British government considers breaking up BBC
The British government is considering a plan to dismantle the British Broadcasting Corporation (BBC) and curb its editorial independence in the wake of a row over Iraq, the Sunday Times reported on Sunday.
The leaked Whitehall documents, drawn up by senior civil servants, suggest the BBC be split into separate entities for England, Wales, Scotland and Northern Ireland, the newspaper said.
The break-up plans come at one of the most vulnerable moments in BBC's 82-year history after the resignations last month of its chairman and director-general.
The documents also showed the government is considering whetherto give a wider role to Ofcom, its new media watchdog, while holding greater controls over BBC's services and output.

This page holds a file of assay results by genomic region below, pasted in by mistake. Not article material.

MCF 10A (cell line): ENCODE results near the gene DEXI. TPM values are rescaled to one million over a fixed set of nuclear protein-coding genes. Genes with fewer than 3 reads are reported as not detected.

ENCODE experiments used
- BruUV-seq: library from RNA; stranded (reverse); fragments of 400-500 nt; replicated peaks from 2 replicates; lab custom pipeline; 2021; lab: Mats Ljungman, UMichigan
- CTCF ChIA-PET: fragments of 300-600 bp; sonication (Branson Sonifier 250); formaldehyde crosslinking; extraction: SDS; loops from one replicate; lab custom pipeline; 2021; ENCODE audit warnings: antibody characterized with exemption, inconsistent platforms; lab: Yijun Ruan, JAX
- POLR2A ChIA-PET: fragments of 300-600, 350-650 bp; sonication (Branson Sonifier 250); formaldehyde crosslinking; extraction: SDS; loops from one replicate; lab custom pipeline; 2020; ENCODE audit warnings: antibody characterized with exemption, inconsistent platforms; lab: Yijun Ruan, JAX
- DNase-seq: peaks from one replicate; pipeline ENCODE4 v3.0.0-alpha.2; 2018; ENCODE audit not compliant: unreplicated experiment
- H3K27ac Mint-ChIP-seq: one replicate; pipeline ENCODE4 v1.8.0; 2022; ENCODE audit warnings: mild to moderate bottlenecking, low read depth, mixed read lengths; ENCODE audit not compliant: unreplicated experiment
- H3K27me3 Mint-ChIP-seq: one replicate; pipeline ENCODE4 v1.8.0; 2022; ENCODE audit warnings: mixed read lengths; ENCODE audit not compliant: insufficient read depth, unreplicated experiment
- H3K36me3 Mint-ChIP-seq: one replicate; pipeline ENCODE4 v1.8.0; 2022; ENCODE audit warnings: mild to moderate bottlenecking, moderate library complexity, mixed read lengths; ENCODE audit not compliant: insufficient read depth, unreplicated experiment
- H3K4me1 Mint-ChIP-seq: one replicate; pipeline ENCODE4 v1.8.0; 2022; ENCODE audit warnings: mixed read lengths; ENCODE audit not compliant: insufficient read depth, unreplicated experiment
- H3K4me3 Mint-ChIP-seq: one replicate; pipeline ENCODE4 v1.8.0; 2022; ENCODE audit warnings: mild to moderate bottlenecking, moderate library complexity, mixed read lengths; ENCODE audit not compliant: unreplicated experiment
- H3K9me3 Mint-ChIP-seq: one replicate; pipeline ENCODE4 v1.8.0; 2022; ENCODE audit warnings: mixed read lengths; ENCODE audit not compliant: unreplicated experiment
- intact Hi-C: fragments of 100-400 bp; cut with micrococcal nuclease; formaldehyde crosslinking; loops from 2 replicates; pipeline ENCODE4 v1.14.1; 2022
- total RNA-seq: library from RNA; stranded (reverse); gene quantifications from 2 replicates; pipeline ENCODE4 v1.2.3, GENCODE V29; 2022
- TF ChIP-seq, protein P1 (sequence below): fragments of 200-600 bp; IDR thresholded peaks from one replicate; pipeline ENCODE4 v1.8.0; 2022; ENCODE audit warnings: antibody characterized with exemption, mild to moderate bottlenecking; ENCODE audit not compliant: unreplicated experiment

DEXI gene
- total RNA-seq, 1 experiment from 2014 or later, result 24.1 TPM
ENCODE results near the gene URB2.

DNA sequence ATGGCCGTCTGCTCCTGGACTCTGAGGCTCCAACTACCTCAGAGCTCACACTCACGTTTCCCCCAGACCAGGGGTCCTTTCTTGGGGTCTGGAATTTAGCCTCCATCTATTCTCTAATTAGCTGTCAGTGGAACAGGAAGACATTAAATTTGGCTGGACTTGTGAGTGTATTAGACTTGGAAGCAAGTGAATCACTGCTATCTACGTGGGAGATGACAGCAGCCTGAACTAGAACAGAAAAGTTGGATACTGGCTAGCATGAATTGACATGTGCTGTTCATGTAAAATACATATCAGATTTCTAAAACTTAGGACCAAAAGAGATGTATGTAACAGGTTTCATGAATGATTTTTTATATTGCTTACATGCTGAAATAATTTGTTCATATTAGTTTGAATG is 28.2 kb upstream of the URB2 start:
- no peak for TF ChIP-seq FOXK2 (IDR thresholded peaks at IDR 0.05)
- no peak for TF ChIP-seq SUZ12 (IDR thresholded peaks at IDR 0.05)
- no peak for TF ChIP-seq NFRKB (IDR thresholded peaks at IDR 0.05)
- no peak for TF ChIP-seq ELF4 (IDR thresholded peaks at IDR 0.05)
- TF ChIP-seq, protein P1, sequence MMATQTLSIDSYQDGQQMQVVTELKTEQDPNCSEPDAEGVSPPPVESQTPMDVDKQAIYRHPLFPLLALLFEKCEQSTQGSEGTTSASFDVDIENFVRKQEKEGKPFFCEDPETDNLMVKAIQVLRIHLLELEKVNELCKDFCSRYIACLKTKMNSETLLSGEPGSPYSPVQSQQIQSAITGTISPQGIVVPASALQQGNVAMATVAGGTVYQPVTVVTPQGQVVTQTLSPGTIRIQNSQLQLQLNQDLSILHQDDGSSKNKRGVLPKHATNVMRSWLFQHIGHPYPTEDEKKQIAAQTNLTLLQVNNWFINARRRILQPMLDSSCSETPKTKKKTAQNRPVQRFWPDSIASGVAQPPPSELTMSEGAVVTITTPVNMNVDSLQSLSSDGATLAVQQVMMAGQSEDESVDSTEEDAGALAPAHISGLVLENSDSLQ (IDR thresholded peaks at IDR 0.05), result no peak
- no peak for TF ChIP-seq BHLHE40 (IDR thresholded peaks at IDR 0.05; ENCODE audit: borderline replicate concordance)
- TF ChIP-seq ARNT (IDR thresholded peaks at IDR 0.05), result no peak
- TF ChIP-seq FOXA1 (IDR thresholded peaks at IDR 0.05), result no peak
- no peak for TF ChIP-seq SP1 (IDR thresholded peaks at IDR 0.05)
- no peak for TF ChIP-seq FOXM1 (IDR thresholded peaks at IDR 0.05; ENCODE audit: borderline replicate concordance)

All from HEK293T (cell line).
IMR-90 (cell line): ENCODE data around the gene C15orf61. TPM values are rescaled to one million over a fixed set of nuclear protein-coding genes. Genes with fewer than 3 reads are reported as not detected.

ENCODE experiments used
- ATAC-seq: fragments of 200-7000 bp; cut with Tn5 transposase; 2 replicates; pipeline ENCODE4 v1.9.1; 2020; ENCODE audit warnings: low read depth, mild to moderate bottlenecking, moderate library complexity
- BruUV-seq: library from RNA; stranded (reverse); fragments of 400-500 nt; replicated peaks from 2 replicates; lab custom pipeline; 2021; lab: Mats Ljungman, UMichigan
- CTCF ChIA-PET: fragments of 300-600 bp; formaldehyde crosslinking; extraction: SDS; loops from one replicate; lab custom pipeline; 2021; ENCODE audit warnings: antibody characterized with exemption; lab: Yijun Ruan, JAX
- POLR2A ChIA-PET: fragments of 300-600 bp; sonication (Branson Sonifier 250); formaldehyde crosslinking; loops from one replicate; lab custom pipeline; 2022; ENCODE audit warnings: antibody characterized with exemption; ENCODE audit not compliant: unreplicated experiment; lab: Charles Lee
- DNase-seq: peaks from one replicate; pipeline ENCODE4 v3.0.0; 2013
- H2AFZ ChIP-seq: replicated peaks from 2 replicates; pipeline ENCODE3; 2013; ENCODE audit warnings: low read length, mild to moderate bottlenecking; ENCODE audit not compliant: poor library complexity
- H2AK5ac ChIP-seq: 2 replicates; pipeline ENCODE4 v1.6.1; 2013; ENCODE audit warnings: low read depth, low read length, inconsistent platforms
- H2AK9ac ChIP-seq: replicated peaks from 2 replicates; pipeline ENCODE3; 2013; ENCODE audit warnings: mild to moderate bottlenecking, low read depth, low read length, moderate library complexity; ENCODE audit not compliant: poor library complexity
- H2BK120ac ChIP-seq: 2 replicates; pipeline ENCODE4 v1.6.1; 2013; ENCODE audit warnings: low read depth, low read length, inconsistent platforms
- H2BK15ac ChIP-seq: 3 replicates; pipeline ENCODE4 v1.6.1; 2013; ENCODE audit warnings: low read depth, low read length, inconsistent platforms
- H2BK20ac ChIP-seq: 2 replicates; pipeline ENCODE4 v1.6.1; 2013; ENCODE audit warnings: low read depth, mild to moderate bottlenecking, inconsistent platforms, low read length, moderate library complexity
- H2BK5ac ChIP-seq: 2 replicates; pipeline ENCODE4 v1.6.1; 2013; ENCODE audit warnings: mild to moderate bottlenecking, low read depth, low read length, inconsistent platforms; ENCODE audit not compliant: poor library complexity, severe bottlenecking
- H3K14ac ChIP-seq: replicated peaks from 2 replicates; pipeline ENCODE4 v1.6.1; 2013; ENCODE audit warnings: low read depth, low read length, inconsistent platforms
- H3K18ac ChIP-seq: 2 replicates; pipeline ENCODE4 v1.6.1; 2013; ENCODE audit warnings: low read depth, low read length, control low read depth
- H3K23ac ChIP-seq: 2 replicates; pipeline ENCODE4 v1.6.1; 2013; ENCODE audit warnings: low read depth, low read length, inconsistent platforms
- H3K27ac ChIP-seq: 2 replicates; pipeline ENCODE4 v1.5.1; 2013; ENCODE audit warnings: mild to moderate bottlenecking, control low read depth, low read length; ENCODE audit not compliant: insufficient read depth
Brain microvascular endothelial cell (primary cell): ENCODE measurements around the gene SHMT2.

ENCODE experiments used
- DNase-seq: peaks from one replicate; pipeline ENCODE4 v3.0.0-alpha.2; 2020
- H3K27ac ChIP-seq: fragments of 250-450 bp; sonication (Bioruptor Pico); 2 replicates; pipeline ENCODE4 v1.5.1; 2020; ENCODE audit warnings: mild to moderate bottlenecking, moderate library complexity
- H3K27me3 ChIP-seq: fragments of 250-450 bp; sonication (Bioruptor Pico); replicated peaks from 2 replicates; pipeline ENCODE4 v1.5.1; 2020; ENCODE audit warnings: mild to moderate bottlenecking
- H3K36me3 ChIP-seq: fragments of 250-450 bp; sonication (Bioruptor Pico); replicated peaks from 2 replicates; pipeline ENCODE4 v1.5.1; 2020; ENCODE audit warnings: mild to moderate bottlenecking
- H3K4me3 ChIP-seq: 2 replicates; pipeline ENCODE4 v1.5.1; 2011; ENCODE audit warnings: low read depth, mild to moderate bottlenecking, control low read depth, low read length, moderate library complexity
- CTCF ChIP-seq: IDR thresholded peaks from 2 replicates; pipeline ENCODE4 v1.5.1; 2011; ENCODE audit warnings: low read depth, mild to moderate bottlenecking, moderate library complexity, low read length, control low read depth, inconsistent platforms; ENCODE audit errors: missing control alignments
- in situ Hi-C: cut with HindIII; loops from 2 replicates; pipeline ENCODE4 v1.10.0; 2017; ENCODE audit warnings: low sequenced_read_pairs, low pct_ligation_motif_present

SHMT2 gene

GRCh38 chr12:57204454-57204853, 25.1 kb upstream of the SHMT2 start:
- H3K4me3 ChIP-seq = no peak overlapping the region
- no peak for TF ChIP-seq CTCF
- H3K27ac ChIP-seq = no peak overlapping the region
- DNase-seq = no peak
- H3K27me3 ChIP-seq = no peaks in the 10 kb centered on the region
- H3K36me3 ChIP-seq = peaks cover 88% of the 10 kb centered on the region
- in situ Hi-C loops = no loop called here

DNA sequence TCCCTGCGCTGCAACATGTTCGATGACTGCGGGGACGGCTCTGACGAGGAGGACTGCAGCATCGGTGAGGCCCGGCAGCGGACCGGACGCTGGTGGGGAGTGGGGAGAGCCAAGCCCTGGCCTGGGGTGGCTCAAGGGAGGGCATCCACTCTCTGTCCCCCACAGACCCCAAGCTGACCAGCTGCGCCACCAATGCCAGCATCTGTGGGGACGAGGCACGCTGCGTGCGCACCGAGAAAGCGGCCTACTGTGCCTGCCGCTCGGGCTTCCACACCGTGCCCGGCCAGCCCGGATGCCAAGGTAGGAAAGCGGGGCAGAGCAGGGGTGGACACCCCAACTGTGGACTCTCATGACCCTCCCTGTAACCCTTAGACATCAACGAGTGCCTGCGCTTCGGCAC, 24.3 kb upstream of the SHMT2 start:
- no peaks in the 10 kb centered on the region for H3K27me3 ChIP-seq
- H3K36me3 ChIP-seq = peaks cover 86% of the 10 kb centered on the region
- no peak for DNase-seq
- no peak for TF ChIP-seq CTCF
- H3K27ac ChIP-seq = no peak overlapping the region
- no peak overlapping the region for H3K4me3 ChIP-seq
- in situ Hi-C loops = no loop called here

Other plans being considered included taking the governors outside the BBC to make them more independent, sharing a portion of its 2.6 billion annual license fee revenue among other broadcasters and closing new services that fail to fulfill the corporation's role as a public service broadcaster.
The move follows criticism of the BBC governors when they defended Andrew Gilligan, a BBC journalist, against government criticism that the BBC did not first check the truth of his reports.
Gilligan aired a report last May, claiming Downing Street had "sexed up" its case for the Iraq war. His report immediately sparked a fierce row with the government.
Gilligan's source, arms expert David Kelly, committed suicide last July shortly after his name was leaked to the public.
Six months after Kelly's death, Lord Hutton said in his report over Kelly's death that Gilligan's claims were "unfounded," slamming "defective" BBC editorial controls over Gilligan's broadcast.